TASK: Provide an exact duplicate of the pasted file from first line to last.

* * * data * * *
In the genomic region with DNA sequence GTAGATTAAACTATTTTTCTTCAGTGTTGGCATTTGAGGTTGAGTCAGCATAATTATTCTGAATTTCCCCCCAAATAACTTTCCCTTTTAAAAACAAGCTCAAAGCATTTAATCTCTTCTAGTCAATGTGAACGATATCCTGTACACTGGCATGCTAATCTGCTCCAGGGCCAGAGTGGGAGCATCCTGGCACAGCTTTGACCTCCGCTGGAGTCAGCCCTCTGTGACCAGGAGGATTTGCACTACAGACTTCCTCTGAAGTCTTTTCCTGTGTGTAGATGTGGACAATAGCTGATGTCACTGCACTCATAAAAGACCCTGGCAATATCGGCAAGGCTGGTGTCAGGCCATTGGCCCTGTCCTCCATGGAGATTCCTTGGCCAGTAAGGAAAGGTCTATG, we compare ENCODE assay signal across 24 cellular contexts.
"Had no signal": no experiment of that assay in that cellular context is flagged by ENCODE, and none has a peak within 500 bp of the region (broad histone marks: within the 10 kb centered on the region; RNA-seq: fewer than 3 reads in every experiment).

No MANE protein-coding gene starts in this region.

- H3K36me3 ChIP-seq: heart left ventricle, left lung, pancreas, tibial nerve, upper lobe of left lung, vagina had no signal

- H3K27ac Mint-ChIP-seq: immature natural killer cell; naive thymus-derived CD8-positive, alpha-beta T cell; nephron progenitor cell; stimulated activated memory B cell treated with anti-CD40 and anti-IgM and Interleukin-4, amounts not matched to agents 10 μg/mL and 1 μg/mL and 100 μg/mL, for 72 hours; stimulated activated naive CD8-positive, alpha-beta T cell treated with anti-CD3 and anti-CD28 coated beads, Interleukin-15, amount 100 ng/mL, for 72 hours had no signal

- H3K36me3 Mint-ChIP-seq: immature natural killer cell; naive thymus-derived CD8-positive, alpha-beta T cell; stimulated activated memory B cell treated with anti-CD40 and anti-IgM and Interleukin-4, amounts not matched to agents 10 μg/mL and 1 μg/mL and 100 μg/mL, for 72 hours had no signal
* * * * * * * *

In the genomic region with DNA sequence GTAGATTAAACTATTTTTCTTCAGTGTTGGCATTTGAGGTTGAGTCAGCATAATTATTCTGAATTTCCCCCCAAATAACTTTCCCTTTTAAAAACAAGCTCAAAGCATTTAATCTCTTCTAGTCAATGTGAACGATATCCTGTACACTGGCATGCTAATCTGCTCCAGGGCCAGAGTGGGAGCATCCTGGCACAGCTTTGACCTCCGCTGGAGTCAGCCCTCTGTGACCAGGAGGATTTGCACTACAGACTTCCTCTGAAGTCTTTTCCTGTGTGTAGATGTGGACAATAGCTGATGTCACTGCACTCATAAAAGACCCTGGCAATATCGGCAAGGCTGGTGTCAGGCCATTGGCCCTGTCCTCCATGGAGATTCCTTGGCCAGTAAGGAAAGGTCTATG, we compare ENCODE assay signal across 24 cellular contexts.
"Had no signal": no experiment of that assay in that cellular context is flagged by ENCODE, and none has a peak within 500 bp of the region (broad histone marks: within the 10 kb centered on the region; RNA-seq: fewer than 3 reads in every experiment).

No MANE protein-coding gene starts in this region.

- H3K36me3 ChIP-seq: heart left ventricle, left lung, pancreas, tibial nerve, upper lobe of left lung, vagina had no signal

- H3K27ac Mint-ChIP-seq: immature natural killer cell; naive thymus-derived CD8-positive, alpha-beta T cell; nephron progenitor cell; stimulated activated memory B cell treated with anti-CD40 and anti-IgM and Interleukin-4, amounts not matched to agents 10 μg/mL and 1 μg/mL and 100 μg/mL, for 72 hours; stimulated activated naive CD8-positive, alpha-beta T cell treated with anti-CD3 and anti-CD28 coated beads, Interleukin-15, amount 100 ng/mL, for 72 hours had no signal

- H3K36me3 Mint-ChIP-seq: immature natural killer cell; naive thymus-derived CD8-positive, alpha-beta T cell; stimulated activated memory B cell treated with anti-CD40 and anti-IgM and Interleukin-4, amounts not matched to agents 10 μg/mL and 1 μg/mL and 100 μg/mL, for 72 hours had no signal